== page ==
Most of us have seen that TV show or movie where the cowboy jumps on a horse’s back with the aim of domestication. The wild animal violently resists being ridden and will buck, jump, twist, whatever it takes to knock the cowboy on his ass! After all, the horse is wild and doesn’t want to change it’s nature. It has always had complete freedom to roam as it pleased.
Coaching has some parallels. There is a new player on your team that has a certain notion of how to play. You, as a coach, try to bring him around to your (hopefully better) philosophy and teach him to leave much of his past behind. Depending how much of a gap there is and the age of the player (younger is obviously better), this transition can be smooth or a nightmare.
Some players may integrate immediately, others may take months, and some may never adapt.
I want to provide my take based on experience and observation on how this relates at the youth and professional level.
At the youth level, this is generally not a huge obstacle since the coaching here is horrific. Meaning there isn’t much structure or tactical requirements imposed on players like in top soccer nations – the kids here have free-reign by comparison. Coaches choose a formation, assign positions, throw 11 on the field and say “work hard”. There is no identity to a team (no style), and so no well defined detailed roles for each player. Actually, nevermind … if there is one ubiquitous role that every player is lectured on here, it’s:
As a result, going from one club to the next is pretty much the same. Unfortunately, since we want to truly develop our players, this situation makes our job that more difficult. Virtually all players that we’ve had, have never been exposed to excellent instruction. It’s always been a constant battle to bring them around and see the light.
In our experience, if we catch them early on – before they reach 16 – then chances of success are good – the earlier the better. Sixteen to Eighteen year olds have proven to be less malleable and we have had our share of failures. Although I will add that it seems to also be a function of their soccer heritage.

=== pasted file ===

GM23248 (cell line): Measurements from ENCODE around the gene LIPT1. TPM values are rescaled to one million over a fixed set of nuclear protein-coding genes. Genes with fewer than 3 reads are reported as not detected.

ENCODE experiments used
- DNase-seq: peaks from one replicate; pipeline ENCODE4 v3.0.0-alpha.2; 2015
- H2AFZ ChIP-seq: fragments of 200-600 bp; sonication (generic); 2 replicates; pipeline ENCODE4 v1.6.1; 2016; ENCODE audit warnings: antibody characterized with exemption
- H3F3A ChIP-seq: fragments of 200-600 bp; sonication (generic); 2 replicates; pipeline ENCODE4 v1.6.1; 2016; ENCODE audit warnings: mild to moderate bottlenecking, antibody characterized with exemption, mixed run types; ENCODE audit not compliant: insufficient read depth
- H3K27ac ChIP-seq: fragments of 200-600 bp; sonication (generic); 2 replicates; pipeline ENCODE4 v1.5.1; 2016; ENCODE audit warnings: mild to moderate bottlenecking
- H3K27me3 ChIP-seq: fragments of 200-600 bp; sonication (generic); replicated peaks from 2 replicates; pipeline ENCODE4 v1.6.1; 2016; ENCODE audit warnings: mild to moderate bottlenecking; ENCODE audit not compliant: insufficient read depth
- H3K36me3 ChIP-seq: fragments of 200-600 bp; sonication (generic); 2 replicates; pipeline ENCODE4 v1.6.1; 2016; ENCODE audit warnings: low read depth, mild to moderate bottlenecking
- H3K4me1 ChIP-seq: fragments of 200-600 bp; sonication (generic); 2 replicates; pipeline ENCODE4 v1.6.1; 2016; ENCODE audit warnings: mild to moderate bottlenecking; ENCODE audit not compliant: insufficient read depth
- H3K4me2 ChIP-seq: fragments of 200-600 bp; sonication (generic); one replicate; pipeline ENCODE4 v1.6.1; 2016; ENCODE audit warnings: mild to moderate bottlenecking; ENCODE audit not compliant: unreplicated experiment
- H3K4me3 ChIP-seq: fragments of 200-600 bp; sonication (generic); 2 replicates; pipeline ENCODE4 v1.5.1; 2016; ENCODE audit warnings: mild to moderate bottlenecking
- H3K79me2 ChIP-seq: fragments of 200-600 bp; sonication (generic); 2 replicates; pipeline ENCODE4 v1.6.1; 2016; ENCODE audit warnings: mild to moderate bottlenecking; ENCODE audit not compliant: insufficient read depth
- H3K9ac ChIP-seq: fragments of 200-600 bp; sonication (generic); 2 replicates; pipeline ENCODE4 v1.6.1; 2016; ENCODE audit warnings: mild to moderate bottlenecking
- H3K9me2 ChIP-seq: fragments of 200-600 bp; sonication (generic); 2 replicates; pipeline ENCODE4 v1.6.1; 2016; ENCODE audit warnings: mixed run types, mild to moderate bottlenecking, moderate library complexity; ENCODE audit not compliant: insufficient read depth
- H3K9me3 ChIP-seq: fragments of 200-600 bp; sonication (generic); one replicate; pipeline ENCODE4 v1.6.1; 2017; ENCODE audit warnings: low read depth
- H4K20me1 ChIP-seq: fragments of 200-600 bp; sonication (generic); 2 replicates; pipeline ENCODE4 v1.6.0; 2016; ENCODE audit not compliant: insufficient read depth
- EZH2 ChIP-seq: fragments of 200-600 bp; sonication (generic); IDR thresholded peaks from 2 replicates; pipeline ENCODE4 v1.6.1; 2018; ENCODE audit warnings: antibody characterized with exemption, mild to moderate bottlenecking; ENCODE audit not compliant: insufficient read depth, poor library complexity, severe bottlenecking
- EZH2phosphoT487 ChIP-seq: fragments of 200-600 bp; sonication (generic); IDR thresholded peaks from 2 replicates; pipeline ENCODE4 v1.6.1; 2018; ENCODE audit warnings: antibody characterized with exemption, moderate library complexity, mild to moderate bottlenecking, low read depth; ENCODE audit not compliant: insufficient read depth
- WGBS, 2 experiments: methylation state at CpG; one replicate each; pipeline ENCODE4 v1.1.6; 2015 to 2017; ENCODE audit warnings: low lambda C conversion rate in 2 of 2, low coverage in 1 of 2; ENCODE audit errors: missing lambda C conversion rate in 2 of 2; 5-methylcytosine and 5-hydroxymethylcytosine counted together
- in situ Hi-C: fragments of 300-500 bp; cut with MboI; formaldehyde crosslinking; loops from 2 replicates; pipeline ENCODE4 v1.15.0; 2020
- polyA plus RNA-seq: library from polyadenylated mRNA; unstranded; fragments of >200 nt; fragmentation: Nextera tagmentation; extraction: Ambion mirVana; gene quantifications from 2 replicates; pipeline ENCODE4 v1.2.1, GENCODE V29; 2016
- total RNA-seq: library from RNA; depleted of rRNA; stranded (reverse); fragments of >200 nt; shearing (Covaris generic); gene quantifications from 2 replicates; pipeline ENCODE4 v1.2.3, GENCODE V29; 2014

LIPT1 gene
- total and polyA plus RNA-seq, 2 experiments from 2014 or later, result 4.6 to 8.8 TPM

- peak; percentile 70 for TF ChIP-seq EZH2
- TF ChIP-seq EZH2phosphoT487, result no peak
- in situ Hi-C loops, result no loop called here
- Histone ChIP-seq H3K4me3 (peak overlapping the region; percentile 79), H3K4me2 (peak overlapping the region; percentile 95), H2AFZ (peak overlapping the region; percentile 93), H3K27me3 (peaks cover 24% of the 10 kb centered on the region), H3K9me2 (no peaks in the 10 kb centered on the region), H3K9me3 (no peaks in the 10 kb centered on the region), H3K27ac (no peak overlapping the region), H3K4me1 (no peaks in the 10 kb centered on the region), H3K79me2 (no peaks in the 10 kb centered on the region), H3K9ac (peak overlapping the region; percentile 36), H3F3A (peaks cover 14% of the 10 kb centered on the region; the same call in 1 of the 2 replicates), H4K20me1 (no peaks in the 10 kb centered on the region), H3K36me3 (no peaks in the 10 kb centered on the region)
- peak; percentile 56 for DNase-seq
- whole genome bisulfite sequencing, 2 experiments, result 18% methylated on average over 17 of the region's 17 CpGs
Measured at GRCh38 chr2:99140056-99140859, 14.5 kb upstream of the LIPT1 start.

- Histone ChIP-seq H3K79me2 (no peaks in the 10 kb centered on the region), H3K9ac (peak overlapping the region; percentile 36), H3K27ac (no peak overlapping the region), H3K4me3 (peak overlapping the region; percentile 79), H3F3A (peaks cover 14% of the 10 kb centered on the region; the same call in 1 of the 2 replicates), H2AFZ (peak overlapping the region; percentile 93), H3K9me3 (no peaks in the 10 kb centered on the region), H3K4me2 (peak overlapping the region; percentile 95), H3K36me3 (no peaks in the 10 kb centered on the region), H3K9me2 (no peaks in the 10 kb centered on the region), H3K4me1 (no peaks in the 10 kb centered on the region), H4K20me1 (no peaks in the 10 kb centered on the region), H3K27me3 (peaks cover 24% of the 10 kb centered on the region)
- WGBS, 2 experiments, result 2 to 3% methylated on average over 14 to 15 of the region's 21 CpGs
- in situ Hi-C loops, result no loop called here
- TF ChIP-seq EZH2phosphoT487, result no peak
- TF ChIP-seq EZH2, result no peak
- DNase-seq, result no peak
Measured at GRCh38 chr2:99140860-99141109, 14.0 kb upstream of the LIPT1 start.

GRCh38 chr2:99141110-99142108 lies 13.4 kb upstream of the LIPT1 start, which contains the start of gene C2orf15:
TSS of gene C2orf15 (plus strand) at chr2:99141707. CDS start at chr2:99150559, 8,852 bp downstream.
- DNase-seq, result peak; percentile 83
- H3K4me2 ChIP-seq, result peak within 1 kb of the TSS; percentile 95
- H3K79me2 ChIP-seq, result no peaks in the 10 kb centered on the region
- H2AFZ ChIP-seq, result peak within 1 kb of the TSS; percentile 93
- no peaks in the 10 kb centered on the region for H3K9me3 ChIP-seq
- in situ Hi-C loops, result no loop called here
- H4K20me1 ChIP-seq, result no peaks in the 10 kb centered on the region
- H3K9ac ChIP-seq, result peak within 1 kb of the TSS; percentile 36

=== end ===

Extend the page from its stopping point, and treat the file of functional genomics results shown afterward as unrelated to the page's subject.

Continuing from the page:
This has huge implications for the future professional American player.
Since these guys came up through this horrendous system – quite frankly receiving ignorant instruction. If and when some team in Europe gives them a chance, most never adapt. All of a sudden their coach wants to place them in a clearly defined tactical role.
This is shocking! Failure is eminent. This horse can not be broken.
LE Eisenmenger says
Good points here, but one error in the first graph. Rodeo horses do not buck because of their wild nature. They buck because there is a belt cinched tightly over their groin which causes them agony. This is a coward’s sport. Besides, it’s a myth that horses are “broken,” they’re trained with behavior modification and encouragement and love, like pets and children.
Aside from that, 14-16 is late. In all seriousness, I’d like you to write a story about how to re-teach a team of 16 year-olds how to look at the game. You can address them individually and as a group, but it’s also teaching them that previous coaches (often parents) are misinformed, ignorant, and lazy. No matter how you try to avoid this, make it sound better, they’re smart and understand this. Many already suspect this and distrust their coaches. They’ve had so many that have taught them contradictory things.
Gary Kleiban says
Thanks for the comment LE!
Yeah, I knew it was technically inaccurate while writing. I just wanted to get the main point across. But thanks for letting everyone know.
About the 16 year-olds, that’s a good point. Yes, in most cases they will understand what you are saying and want to buy into the program. The problem arises on the field. Their muscle memory and instinct is to do what they’ve always done before. That’s the real problem!
I’ll try to write up something more detailed …
Gabe Ferreira says
Very true, every year that passes after the age of 14 makes it harder and harder to change the way you play. Speaking from my own experience.
Great post. I really like the content on this website and will be sure to come back.
I especially like your point about the quality of coaching in this country. Until Soccer players are surrounded by quality coaches from a young age, this country will always be a few steps behind.
Gary Kleiban says